In our study, of the 38 isolates showing reduced susceptibility of carbapenemase production, 33 (86.84%) of them showed carbapenemase production. 20 isolates of them showed the presence of carbapenemase genes in multiplex PCR. The various genes isolated included NDM, IMP, OXA-48. Two strains showed simultaneous co-existence of two genes, including NDM with OXA-48 in Klebsiella pneumonia, and NDM with IMP in Proteus mirabilis. No KPC genes were detected in our study.
In another study conducted by Gupta et al., out of 50, 18 strains which were resistant to carbapenems (MIC) failed to show MBL or KPC production by phenotypic tests since another important cause of carbapenem resistance among Enterobacteriaceae could be overproduction of ESBL or ampC enzyme with porin changes. Thus, in this study, CTX-M type of ESBLs and NDM type of MBLs were the predominant types of enzymes.
In a study conducted by Irmak Baran, when 181 CRE isolates were analyzed, 5% of the isolates tested positive with E-test MBL strips for metallo-β-lactamase production. In 47.51% of the isolates, the blaOXA-48 gene was detected by multiplex PCR. 3.33% were blaNDM-1 gene positive and 0.56% blaVIM gene was found positive.
The study conducted by Elbadawi et al. reveals that out of 206 isolates, 171 were positive by phenotypic analysis, including isolates with resistance to carbapenems. The genotypic analysis detected 121 positive isolates.
The 38 isolated strains of Enterobacterales species were checked for susceptibility to various classes of antibiotics. All the isolates exhibited multidrug resistance to antibiotics tested. 97% of isolates showed sensitivity to fosfomycin, 73.68% of them to tigecycline, 36.84% of them to polymyxin B, 50% to colistin, 26.31% to amikacin, 18.42% to aztreonam, 21.05% to piperacillin-tazobactam, and 10.52% to cefoperazone + sulbactam combinations. There were seven isolates of the urine sample and the sensitivity of nitrofurantoin to these isolates was 42.85%.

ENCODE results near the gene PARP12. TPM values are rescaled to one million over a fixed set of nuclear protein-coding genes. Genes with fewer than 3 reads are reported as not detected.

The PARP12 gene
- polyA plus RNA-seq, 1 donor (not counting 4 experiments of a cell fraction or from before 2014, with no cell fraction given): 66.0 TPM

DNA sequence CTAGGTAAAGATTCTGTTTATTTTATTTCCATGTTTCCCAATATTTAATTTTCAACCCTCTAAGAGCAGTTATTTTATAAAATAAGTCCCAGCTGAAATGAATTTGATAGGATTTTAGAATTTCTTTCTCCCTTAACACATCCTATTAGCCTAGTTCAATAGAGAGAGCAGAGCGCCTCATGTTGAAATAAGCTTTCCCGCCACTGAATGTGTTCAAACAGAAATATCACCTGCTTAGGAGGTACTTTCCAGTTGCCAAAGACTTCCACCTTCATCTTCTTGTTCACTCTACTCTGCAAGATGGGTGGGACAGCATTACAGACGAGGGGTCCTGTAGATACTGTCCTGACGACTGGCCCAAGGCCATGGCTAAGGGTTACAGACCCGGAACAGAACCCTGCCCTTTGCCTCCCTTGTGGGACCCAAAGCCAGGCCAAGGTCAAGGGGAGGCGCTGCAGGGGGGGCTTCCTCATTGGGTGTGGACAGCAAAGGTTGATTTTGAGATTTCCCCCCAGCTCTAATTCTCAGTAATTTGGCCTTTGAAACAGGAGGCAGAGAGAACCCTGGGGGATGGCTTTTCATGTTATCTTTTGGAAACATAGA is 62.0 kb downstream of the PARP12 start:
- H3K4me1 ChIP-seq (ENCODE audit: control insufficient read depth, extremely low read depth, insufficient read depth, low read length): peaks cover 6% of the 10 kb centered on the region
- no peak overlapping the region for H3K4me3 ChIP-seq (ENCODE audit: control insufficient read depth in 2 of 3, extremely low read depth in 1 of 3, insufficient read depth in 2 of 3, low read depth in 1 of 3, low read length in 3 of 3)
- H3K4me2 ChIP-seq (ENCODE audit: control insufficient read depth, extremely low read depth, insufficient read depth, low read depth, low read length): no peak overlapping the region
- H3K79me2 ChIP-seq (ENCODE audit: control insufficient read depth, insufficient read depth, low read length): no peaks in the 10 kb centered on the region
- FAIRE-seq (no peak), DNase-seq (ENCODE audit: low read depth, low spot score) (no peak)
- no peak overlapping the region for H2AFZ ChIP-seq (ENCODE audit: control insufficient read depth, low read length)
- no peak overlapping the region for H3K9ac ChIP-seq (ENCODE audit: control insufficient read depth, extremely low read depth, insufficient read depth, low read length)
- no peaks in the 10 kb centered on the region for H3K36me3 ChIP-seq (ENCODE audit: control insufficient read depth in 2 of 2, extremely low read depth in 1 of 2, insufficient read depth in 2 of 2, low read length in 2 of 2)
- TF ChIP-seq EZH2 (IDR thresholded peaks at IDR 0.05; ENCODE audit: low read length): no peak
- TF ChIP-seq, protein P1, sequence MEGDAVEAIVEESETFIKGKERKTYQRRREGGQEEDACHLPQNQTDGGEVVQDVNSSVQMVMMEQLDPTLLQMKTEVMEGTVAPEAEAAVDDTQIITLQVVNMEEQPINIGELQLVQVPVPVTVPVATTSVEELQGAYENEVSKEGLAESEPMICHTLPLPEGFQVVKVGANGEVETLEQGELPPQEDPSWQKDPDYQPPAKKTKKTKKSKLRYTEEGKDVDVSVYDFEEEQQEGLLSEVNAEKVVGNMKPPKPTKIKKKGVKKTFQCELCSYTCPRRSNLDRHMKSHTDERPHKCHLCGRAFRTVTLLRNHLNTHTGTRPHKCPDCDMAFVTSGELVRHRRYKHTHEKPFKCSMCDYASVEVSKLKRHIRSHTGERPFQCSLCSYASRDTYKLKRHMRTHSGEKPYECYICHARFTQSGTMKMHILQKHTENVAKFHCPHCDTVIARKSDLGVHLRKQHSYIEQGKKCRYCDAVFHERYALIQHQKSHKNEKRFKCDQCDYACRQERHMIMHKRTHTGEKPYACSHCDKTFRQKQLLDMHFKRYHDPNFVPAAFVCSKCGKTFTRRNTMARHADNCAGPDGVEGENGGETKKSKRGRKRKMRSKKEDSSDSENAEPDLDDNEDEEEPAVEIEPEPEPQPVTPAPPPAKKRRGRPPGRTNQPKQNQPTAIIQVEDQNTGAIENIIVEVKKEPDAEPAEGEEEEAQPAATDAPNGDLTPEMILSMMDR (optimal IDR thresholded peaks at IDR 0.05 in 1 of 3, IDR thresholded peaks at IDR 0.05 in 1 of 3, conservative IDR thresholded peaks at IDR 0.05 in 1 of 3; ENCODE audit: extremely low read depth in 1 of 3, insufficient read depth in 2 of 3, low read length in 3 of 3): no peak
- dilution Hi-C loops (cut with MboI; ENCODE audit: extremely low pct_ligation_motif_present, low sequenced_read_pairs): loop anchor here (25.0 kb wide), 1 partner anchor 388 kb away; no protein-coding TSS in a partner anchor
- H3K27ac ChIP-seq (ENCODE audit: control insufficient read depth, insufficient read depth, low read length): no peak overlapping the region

All members of carbapenem-resistant Enterobacteriaceae showed high resistant rate for all or most commonly used penicillins, cephalosporins, monobactams, and quinolones as reported by many studies. The antibiotics which have good activity on most CRE isolates were fosfomycin, tigecycline, polymyxin, amikacin, gentamycin, and colistin. As we found the use of combined therapies up to day is only known appropriate and highly effective choice for treatment of CRE infections. But the use of combined therapies knock down the beneficial flora in the body and may lead to many serious diseases or unexpected complications. So looking for other alternative therapies may be one of the solutions to this problem.
There are signs that combination treatment is beneficial in some constellations. Some studies indicate that colistin should preferably be administered together with another antibiotic. This is controversial, however, and it remains uncertain which preparation constitutes the best colistin combination partner for which pattern of antibiogram. Retrospective studies have indicated that double carbapenem treatment is beneficial, but due to the various limitations of these studies, there is no robust evidence.
However, in the study by Mushi et al., of the 227 isolates, 76 were K. pneumoniae as the most predominant species followed by E. coli (56) and P. aeruginosa (41. 22) This might be due to the limited number of genes targeted in our study as well as due to other mechanisms of resistance such as porin loss/mutations. They also detected a low prevalence of NDM gene among multidrug-resistant gram-negative bacteria.
In Time-kill studies conducted by Corvec et al., the test strain was highly susceptible to fosfomycin, tigecycline, and colistin, as well as to gentamicin. However, a reduction of 99.9% CFU/ml was achieved only with fosfomycin and colistin, both in logarithmic and stationary growth (at concentrations which are achievable in the clinical setting). In contrast, tigecycline exhibited bacteriostatic activity and does not seem to be effective as a single agent against implant-associated infections due to gram-negative bacilli.
The study conducted by Saeed et al. shows a significant decrease of CRE incidence in the second half of the study period (2015–2017) compared to the rise during the first half (2013–2015), which was related to the intense CRE control program through development and strict implementation of new CRE policy. K. pneumoniae accounted for the largest proportion of CRE (87.0%), followed by E. coli (only 7.9%). Most of CRE isolates were sensitive to both colistin and tigecycline, which make them the best combination for empiric frontline therapy for suspected serious CRE infection in our facility.
It is obvious that novel antibiotics are urgently needed. However, this is not easy. Pharmaceutical companies have to invest a great deal of money and time into scientific research and, even when they do, only one out of five drugs that reach the initial phase of testing on humans will receive approval from the U.S. Food and Drug Administration.
Financial support and sponsorship
Management of Sri Siddhartha Medical College.
Conflicts of interest
There are no conflicts of interest.
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[Table 1], [Table 2], [Table 3], [Table 4], [Table 5]